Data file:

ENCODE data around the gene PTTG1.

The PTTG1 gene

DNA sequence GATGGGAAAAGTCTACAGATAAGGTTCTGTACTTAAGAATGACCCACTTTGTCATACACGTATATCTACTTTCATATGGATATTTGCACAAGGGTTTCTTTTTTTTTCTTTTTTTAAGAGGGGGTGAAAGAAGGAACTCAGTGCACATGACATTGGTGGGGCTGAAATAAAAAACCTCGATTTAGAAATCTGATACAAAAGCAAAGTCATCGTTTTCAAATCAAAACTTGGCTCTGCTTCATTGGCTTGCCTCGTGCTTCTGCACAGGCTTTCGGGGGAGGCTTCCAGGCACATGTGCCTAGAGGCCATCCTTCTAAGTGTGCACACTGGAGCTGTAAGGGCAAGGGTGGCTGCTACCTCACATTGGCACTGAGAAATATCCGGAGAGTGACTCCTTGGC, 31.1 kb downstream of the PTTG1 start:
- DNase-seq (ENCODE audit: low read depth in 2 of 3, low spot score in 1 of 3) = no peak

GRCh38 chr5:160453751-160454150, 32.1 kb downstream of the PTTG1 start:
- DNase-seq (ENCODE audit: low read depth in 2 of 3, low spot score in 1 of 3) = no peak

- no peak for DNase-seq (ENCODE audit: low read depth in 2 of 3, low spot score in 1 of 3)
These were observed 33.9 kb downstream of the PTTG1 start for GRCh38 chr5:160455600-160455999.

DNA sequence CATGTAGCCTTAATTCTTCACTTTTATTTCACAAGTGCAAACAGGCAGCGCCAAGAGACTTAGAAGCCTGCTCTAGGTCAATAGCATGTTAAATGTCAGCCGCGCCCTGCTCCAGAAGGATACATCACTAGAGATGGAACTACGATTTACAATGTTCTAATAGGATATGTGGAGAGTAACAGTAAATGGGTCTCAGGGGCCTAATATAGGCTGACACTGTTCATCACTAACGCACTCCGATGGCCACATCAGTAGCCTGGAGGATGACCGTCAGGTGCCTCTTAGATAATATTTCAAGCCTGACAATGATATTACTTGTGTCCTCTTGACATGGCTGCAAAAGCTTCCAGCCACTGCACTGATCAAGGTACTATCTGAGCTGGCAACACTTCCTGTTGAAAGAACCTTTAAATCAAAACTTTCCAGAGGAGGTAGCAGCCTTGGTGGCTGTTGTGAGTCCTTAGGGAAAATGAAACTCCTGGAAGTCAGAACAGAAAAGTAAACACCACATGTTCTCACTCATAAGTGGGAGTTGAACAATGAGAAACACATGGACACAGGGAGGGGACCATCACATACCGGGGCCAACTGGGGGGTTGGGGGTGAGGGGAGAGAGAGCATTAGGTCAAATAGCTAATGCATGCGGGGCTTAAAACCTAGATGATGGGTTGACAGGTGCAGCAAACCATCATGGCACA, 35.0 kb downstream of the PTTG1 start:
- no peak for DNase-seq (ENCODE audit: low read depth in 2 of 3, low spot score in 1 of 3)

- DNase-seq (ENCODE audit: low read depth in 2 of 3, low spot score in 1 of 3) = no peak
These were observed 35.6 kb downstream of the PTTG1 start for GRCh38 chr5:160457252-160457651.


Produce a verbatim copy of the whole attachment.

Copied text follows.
ENCODE data around the gene PTTG1.

The PTTG1 gene

DNA sequence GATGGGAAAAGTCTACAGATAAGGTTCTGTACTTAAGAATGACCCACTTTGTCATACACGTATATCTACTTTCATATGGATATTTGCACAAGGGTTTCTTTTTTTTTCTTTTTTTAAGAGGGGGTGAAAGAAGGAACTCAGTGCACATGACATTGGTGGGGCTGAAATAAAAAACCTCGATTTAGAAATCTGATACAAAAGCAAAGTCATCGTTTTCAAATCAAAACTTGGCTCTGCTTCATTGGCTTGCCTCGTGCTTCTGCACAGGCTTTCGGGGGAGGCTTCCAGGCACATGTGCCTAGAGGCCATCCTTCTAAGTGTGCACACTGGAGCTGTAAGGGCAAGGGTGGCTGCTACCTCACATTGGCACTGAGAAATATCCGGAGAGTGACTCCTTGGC, 31.1 kb downstream of the PTTG1 start:
- DNase-seq (ENCODE audit: low read depth in 2 of 3, low spot score in 1 of 3) = no peak

GRCh38 chr5:160453751-160454150, 32.1 kb downstream of the PTTG1 start:
- DNase-seq (ENCODE audit: low read depth in 2 of 3, low spot score in 1 of 3) = no peak

- no peak for DNase-seq (ENCODE audit: low read depth in 2 of 3, low spot score in 1 of 3)
These were observed 33.9 kb downstream of the PTTG1 start for GRCh38 chr5:160455600-160455999.

DNA sequence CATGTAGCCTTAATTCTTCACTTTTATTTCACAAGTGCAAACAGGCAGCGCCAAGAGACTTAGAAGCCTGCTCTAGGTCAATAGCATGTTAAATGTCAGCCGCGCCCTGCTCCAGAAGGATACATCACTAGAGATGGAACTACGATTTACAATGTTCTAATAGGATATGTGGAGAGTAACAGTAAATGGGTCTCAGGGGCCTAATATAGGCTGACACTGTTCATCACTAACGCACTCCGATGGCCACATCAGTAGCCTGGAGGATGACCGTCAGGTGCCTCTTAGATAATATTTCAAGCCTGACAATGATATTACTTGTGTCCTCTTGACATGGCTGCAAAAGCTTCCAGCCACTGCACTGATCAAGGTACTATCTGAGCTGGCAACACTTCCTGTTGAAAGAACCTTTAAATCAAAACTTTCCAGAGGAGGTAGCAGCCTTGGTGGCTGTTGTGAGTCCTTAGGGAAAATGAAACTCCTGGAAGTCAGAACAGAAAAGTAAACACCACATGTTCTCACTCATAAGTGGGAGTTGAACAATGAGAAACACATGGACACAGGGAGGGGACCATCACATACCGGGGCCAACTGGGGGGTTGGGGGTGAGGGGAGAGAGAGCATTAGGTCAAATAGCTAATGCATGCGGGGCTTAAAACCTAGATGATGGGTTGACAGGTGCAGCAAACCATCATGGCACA, 35.0 kb downstream of the PTTG1 start:
- no peak for DNase-seq (ENCODE audit: low read depth in 2 of 3, low spot score in 1 of 3)

- DNase-seq (ENCODE audit: low read depth in 2 of 3, low spot score in 1 of 3) = no peak
These were observed 35.6 kb downstream of the PTTG1 start for GRCh38 chr5:160457252-160457651.